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How does dredging help the rivers that have gone dry? If you dig deeper, that small, and fixed, amount of water is just going to go lower, isn't it? That just what my layman's logic says, at least. And if it doesn't address the problem, which is not enough water, then why do they do it (or at least, plan to, for example, in Germany)?

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    $\begingroup$ Do you a reference for that? Until your question, I wasn't aware it was happening. Just inferring from your question, it might be easier to dredge the rivers now, with little or no water so that when the water eventually returns they will have a deeper & more navigable river. Or they may want to clear choke points in the river. $\endgroup$
    – Fred
    Commented Sep 15, 2022 at 1:05
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    $\begingroup$ Not an expert, so it's just an idea: maybe if the water is spread over a wider but shallower channel, it has more area exposed, thus more evaporation? While a deeper/narrower channel would have less evaporation due to lower area exposed? $\endgroup$ Commented Sep 15, 2022 at 7:57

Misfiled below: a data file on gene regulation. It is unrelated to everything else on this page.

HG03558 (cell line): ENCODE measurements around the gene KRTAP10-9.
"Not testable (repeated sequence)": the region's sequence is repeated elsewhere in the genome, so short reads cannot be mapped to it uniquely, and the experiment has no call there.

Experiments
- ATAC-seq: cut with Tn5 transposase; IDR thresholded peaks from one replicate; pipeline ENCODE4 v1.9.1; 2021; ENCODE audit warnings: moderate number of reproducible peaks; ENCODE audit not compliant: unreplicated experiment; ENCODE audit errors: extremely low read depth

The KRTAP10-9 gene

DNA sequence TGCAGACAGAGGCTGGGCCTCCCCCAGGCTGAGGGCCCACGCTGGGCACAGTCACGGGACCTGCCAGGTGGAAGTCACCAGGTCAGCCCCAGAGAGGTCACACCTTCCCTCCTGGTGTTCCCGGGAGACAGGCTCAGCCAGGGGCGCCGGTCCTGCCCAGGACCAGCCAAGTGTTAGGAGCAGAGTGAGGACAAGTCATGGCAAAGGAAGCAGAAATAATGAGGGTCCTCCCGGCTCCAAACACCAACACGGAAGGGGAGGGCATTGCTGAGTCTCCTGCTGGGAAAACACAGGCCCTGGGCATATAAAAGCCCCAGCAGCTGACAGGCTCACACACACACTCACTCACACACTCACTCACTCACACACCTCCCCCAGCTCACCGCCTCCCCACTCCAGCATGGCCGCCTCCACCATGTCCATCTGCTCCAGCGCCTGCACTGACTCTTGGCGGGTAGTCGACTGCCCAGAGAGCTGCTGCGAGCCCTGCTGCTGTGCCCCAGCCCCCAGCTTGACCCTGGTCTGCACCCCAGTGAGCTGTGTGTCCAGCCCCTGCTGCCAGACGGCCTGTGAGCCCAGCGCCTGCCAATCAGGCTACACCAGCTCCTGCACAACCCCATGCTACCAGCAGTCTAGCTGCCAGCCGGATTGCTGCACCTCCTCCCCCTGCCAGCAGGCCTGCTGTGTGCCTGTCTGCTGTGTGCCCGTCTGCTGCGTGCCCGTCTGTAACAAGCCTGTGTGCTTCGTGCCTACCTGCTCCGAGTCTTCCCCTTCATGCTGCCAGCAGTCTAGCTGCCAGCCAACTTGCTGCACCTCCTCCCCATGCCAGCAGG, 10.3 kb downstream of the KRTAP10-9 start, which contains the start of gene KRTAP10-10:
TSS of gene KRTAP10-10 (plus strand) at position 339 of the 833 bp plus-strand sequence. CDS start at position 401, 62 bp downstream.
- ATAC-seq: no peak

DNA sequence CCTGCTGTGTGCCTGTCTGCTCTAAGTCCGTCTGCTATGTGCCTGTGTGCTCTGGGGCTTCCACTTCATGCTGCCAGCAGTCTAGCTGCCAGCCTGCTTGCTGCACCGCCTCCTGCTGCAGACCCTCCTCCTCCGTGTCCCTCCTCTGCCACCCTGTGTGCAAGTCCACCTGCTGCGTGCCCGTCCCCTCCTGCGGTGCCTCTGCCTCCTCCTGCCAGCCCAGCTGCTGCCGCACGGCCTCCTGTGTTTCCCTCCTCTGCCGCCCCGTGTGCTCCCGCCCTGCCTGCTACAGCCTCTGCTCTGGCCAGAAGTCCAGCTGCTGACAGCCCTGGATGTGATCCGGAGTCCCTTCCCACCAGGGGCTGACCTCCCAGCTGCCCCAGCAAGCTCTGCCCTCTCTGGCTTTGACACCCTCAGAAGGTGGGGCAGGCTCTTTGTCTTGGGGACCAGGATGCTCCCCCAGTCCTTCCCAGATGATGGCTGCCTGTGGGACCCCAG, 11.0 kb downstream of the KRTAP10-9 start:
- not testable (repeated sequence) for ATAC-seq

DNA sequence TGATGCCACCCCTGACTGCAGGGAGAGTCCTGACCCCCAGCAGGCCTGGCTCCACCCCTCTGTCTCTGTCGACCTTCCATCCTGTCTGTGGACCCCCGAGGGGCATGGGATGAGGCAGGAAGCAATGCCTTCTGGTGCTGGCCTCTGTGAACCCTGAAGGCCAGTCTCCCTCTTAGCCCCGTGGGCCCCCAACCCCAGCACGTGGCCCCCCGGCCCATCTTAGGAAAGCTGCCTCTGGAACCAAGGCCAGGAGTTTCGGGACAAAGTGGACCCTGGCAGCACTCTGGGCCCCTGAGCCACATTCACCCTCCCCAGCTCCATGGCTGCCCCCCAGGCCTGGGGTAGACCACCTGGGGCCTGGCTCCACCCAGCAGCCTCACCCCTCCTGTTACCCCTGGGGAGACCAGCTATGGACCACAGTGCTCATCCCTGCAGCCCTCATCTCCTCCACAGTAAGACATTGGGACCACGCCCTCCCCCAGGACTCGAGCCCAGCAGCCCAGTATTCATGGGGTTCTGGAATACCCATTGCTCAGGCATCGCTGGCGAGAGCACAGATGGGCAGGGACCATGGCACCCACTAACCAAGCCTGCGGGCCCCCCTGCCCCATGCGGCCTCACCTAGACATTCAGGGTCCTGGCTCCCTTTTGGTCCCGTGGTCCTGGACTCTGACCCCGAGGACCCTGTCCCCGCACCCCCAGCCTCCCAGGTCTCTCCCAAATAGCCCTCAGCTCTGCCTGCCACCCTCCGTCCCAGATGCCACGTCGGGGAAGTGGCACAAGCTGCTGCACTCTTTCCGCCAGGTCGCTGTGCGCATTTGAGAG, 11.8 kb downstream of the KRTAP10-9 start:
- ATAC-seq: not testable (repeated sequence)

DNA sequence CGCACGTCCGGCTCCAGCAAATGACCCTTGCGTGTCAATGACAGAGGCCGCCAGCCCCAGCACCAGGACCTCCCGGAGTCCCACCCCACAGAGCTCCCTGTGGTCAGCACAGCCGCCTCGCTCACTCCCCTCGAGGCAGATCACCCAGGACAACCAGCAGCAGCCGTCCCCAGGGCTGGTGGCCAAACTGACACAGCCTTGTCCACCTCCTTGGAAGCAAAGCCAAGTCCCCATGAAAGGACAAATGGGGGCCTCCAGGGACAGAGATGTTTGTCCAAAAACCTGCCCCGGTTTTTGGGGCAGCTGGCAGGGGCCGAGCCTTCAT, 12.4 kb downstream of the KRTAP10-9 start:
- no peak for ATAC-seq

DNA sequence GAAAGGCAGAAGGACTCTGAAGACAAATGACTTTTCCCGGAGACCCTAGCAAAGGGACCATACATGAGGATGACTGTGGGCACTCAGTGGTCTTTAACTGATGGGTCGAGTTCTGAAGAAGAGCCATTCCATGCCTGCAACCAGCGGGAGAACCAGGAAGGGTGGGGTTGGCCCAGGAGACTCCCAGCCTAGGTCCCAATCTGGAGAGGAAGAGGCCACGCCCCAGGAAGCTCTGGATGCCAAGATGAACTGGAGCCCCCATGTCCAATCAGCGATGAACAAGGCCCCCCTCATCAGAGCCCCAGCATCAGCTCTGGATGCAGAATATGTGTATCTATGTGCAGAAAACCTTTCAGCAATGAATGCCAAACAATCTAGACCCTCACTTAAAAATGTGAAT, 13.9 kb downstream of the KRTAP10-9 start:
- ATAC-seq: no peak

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    $\begingroup$ The linked news story suggests that dredging is proposed to increase navigability of the rivers and not to address the low flow. $\endgroup$
    – Andy M
    Commented Sep 15, 2022 at 9:23
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    $\begingroup$ the groundwater level is often close to the water level in rivers so by dredging one can avoid the river running dry by using the inflow from ground water to keep the river flowing,it is far from an ideal solution as a dropping groundwater level will have a negative effect on the surounding area. $\endgroup$ Commented Sep 15, 2022 at 9:43

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Actually, it's about access to the water table. If the water table is under the river, it can be accessed by dredging. Either way, it's just a last resort for totally anomalous weather.

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